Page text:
The TAR may form part of your annual accounts, but that doesn’t mean you have to wait for the final numbers before you can start writing. Preparing the TAR can be an ongoing process.
You might decide to have a dedicated charity trustee meeting to bring together ideas, or the preparation of the TAR could be a standing item on the agenda for charity trustee meetings so that it can be thought about on an ongoing basis or drafted in stages.
The first step is to go back to basics and make sure that you understand the purposes of your charity:
- Look at your governing document to make sure you understand the charity’s purposes and that they reflect what the charity is actually doing. If not you may need to consider what you are doing or if the purposes need to be changed. See Being a Charity in Scotland and Making changes to your charity for more information.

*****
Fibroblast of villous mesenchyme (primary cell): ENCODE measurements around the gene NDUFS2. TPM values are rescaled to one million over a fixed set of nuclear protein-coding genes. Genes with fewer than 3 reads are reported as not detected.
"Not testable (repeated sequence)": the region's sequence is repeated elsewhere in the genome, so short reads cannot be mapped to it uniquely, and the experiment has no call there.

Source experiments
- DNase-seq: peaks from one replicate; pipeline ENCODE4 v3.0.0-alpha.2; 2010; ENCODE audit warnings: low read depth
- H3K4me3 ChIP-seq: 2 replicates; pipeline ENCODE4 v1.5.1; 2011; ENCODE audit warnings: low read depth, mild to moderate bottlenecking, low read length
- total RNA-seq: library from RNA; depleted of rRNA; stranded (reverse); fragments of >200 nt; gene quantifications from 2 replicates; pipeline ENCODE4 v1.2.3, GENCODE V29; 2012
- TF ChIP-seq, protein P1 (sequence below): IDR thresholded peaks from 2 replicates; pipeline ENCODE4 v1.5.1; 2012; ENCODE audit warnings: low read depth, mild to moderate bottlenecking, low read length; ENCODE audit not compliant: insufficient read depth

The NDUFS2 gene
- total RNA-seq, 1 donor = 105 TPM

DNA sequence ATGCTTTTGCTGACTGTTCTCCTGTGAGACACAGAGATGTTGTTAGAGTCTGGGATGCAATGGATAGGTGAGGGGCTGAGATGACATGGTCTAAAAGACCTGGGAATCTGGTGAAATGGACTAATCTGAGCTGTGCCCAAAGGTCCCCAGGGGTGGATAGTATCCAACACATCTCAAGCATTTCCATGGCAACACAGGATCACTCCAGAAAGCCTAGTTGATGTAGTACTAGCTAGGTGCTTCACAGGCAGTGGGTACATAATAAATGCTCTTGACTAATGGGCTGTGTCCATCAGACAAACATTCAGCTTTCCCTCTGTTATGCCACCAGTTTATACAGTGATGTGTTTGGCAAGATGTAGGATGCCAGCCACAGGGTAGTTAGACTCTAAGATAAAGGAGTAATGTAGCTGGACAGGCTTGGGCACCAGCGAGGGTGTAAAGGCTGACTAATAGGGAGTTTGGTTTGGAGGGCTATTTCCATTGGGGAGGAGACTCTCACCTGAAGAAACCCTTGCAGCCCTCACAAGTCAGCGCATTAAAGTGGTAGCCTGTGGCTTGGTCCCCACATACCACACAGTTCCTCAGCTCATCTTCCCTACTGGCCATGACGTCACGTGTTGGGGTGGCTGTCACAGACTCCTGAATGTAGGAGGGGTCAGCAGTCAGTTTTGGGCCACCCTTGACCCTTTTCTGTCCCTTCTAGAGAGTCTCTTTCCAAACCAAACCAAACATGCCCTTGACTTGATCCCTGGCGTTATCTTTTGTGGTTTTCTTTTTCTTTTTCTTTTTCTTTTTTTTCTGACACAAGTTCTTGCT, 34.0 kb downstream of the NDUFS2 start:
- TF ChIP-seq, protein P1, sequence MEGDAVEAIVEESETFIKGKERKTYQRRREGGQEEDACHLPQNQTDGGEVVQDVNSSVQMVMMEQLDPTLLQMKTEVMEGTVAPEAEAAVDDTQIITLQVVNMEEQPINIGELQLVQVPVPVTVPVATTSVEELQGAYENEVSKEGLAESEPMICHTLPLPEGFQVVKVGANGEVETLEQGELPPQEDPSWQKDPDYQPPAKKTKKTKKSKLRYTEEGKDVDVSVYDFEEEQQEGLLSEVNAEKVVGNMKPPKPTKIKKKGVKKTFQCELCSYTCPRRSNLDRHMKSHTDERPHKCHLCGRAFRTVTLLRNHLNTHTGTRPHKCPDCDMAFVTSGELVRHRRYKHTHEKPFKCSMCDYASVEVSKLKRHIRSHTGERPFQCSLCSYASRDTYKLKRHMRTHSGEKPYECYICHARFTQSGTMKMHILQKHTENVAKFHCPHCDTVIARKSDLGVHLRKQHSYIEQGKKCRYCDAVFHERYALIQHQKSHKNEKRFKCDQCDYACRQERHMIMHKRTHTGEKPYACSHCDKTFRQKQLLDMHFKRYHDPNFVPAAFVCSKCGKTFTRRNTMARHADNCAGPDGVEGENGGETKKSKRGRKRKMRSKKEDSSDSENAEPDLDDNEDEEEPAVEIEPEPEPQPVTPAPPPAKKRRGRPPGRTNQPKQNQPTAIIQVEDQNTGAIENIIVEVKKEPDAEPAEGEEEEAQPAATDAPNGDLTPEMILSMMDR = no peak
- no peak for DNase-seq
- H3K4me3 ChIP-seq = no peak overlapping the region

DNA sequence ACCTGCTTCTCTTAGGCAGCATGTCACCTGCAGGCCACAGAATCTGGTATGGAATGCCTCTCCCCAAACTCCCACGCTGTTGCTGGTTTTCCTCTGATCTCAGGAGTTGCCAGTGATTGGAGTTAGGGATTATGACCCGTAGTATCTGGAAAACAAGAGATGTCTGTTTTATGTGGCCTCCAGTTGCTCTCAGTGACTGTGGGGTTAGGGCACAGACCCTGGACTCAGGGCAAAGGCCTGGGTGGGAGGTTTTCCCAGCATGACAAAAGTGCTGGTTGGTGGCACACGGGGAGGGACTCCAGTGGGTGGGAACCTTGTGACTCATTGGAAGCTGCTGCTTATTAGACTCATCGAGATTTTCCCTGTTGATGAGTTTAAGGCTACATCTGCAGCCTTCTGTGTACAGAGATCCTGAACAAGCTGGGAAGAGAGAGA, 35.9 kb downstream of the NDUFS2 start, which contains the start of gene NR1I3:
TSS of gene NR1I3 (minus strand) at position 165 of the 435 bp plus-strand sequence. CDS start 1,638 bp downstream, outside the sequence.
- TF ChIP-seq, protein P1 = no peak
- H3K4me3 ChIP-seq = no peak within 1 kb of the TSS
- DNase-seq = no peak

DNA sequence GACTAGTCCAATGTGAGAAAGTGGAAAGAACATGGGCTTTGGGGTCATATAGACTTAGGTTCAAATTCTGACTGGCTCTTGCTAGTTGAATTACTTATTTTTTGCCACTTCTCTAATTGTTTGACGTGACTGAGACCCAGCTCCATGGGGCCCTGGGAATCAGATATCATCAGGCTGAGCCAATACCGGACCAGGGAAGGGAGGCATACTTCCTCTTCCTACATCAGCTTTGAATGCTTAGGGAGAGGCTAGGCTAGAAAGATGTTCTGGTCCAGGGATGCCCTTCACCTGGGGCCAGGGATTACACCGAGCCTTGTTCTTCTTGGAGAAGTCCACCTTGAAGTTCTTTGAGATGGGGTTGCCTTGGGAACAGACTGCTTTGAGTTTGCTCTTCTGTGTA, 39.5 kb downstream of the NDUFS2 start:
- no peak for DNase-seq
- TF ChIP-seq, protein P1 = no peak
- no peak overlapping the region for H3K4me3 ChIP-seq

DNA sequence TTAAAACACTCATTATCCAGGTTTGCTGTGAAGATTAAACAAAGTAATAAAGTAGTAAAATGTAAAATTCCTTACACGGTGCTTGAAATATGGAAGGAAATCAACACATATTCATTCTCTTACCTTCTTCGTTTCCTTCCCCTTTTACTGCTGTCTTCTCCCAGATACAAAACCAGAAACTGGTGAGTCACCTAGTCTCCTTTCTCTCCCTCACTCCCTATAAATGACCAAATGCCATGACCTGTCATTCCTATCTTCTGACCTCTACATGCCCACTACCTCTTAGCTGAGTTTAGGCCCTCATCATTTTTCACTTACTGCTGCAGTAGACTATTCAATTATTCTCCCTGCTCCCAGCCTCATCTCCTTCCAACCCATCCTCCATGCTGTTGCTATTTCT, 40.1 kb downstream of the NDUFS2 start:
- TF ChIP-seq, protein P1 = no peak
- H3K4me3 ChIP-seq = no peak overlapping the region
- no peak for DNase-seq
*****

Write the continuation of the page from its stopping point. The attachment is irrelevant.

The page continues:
- Once you are clear on the charity’s purpose(s) you need to explain how the activities have advanced those purposes, or show what difference the charity has made in trying to achieve those purposes. News items on your website and reports for funders can be useful sources of information to include in the TAR.
- Think about how the charity has actually been running and its finances. Does the charity have reserves and a reserves policy? Being clear about the activities of the charity should help you to develop a policy if you do not already have one.See our Charity Reserves Factsheet for more information.
However you approach writing your TAR remember
who your target audience is, and identify the key messages you want them to remember.Download the pdf version of the 5 tips
< Who is responsible for preparing th...What OSCR does with the trustees' a... >